The Confusion of Church Dialect

A few years ago church leaders were challenged to learn the new language of pop culture and permit many old and worn church terms to fade into obscurity. You know, the church of what’s happening now wasn’t your grandmother’s church. So, we marked terms like “invitation”, “come down front”, “ask Jesus into your heart”, “amen”, “turn in your Bibles”, and other church specific idioms, what was called “Christianese”, and some of our more obvious platitudes from our vocabularies. It was a seeker sensitive move to eliminate the insider language that people on the outside didn’t know. Cool!

So, let me tell you about my neighbors, again. They are twenty something college grad newly weds trying to find a fit in a local church. They’re not church people, bought a condo as their first home, and are planning a family. They believe a spiritual life is important in raising children. So, they’ve visited every church brand visible in our large suburban sprawl. They’ve been in cathedrals, house churches, chapels, school houses, store fronts, and have experienced liturgical worship, free church, rock and roll, joyous praise, meditation, prayer, line-by-line teaching, expository preaching, story telling, stand-up routines, relational sharing, and Scripture reading.

And, they mentioned the confusion of church dialect. In one recent church visit they heard terms like epic, leverage, missional, authentic, engagement, empowerment, connection, linkage, mobilization, exponential, inclusive, indigenous, and a whole new thesaurus of church language. In one visit they listened to a forty-five minute talk and never heard the word “Jesus”. For them it was the glossolalia of newness that left them perplexed.

Here’s a news flash. Replacing our old church code words with new ones wasn’t what was intended when we were challenged to convey truth and church life in ways seekers could understand. Maybe it’s time for a refresher course in the language arts for the church. Several things come to mind—

  1. Spiritual truth must be spoken. We are charged to preach the word in season and out (2 Timothy 4:2).
  2. Jesus spoke in a simple, homespun way that registered with the common people of his day (Mark 4:33-34).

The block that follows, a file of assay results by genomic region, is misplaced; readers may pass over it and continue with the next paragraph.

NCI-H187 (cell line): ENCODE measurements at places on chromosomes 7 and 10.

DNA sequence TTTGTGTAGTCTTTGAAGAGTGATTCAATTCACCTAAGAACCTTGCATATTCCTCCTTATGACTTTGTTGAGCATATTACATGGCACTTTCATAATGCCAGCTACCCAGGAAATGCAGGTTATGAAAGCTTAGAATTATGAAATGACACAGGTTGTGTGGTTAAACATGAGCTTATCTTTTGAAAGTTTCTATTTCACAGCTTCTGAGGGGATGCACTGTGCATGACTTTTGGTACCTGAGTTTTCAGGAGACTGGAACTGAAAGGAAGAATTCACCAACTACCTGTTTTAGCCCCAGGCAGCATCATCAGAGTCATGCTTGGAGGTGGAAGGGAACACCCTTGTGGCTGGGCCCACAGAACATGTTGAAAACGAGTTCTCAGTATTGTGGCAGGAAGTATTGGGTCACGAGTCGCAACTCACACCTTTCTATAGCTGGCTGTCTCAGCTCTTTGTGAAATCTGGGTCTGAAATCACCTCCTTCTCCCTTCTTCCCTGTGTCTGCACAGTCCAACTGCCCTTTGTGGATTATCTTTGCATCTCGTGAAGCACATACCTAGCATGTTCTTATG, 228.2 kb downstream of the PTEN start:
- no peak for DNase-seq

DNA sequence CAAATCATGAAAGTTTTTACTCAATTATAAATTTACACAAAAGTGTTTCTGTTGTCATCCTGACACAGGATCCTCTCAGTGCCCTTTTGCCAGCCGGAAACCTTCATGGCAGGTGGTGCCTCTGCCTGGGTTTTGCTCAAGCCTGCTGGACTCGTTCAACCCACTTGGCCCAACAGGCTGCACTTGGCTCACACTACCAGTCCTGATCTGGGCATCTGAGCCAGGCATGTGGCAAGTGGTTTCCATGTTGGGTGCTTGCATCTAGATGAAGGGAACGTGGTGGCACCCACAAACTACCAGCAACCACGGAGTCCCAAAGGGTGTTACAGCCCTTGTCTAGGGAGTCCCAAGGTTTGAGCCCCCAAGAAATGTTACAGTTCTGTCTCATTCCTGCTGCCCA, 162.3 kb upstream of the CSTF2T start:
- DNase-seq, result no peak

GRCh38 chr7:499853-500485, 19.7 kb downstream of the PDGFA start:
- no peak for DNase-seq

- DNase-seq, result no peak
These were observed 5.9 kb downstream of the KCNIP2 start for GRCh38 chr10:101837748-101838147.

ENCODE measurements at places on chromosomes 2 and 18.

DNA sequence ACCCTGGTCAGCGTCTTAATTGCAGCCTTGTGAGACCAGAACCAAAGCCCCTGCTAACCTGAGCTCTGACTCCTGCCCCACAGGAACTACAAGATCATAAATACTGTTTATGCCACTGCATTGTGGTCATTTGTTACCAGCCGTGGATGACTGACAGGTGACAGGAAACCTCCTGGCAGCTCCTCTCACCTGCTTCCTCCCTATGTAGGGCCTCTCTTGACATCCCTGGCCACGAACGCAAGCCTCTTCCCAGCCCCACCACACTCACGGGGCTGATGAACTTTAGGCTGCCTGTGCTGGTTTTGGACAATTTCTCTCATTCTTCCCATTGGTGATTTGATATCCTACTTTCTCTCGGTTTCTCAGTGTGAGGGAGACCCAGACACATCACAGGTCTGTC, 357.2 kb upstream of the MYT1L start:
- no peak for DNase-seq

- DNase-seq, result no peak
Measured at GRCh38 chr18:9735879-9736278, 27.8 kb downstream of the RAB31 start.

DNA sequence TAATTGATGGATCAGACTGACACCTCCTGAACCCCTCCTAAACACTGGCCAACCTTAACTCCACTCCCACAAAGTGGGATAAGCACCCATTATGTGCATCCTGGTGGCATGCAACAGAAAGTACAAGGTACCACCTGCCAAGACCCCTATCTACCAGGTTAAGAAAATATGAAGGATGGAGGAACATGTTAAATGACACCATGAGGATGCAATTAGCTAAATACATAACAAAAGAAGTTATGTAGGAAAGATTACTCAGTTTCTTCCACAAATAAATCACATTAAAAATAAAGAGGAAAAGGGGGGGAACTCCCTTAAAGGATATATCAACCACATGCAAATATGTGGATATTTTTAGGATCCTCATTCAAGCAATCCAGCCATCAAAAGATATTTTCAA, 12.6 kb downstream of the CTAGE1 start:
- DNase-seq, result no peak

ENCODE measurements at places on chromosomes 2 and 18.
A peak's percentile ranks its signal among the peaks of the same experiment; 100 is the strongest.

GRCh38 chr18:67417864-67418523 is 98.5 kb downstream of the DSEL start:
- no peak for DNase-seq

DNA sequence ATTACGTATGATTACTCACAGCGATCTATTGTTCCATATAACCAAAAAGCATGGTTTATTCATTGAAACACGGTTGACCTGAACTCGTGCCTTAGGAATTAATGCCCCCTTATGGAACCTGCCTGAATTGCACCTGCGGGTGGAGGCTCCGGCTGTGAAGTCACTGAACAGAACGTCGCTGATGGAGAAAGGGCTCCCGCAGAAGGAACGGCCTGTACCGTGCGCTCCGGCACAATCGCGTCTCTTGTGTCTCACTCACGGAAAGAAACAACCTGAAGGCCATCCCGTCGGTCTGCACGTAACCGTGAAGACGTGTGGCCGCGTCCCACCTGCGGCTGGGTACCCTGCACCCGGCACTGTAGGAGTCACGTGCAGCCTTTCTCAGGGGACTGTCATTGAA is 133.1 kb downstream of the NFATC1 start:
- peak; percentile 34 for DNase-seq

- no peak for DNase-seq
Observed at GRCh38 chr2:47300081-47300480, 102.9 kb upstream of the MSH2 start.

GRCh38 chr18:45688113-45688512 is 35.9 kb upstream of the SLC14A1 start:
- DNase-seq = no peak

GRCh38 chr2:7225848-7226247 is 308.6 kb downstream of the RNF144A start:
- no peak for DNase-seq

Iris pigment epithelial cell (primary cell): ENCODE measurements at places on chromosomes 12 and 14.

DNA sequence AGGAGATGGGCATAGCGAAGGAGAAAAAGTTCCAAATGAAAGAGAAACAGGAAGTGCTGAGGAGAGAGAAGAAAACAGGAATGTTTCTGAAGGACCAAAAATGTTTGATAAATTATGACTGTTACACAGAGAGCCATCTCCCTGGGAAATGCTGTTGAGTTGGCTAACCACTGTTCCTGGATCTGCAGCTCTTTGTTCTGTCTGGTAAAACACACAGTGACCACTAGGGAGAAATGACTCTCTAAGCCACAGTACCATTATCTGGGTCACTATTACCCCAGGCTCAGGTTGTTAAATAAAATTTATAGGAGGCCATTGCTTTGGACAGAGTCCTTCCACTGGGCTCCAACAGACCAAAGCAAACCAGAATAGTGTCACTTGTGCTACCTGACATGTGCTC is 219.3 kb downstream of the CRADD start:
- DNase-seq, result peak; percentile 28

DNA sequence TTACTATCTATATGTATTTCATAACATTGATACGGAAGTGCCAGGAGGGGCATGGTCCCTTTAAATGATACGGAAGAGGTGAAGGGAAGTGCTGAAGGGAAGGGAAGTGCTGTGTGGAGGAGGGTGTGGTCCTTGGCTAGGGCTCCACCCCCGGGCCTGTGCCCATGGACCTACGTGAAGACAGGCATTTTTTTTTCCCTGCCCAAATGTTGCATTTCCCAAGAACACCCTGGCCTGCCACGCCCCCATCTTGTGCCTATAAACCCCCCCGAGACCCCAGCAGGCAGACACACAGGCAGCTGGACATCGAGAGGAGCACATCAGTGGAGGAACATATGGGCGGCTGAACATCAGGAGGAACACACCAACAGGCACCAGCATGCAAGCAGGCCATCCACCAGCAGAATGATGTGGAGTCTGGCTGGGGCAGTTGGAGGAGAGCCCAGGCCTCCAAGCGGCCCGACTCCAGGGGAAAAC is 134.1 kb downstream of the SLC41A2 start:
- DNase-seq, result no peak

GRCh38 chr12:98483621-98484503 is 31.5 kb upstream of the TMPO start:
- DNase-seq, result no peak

3. Our words must demonstrate the Spirit’s power and not our own clever contrivance (1 Corinthians 2:4).
  4. We must not assume that church outsiders will understand our church-speak, whether new or old (2 Timothy 1:13).
  5. We must not de-mystify the Gospel (Ephesians 6:19-20).

Jesus taught an important lesson on giving oaths. He concluded this teaching with a memorable phrase, “Let what you say be simply ‘Yes’ or ‘No’; anything more than this comes from evil” (Matthew 5:37). His use of the word translated “simply” is an important thought beyond the giving of oaths. Evidently he wanted his followers to speak in a simple manner devoid of flowery talk and boastful oaths. It is an important lesson.

Our passion to reach those beyond the doors of the church with the Good news must not obscure the simple truth of the Gospel in our hip language. Being on the edge or clever just isn’t the point. Our words must be a bridge that the Spirit uses to bring people close to him, and not lost in the confusion of church dialect.

And all of God’s people said …

By Sonny Holmes

Dr. Sonny Holmes is a retired Southern Baptist pastor. He is a blogger, ministry coach, and author of Finish. Period. Going the Distance in Ministry. Sonny was President of the South Carolina Baptist Convention in 2011. He and Harriet have been married for 43 years and are the parents of Liz Carpenter, husband Scott, and grandparents of John Lewis and Laura.


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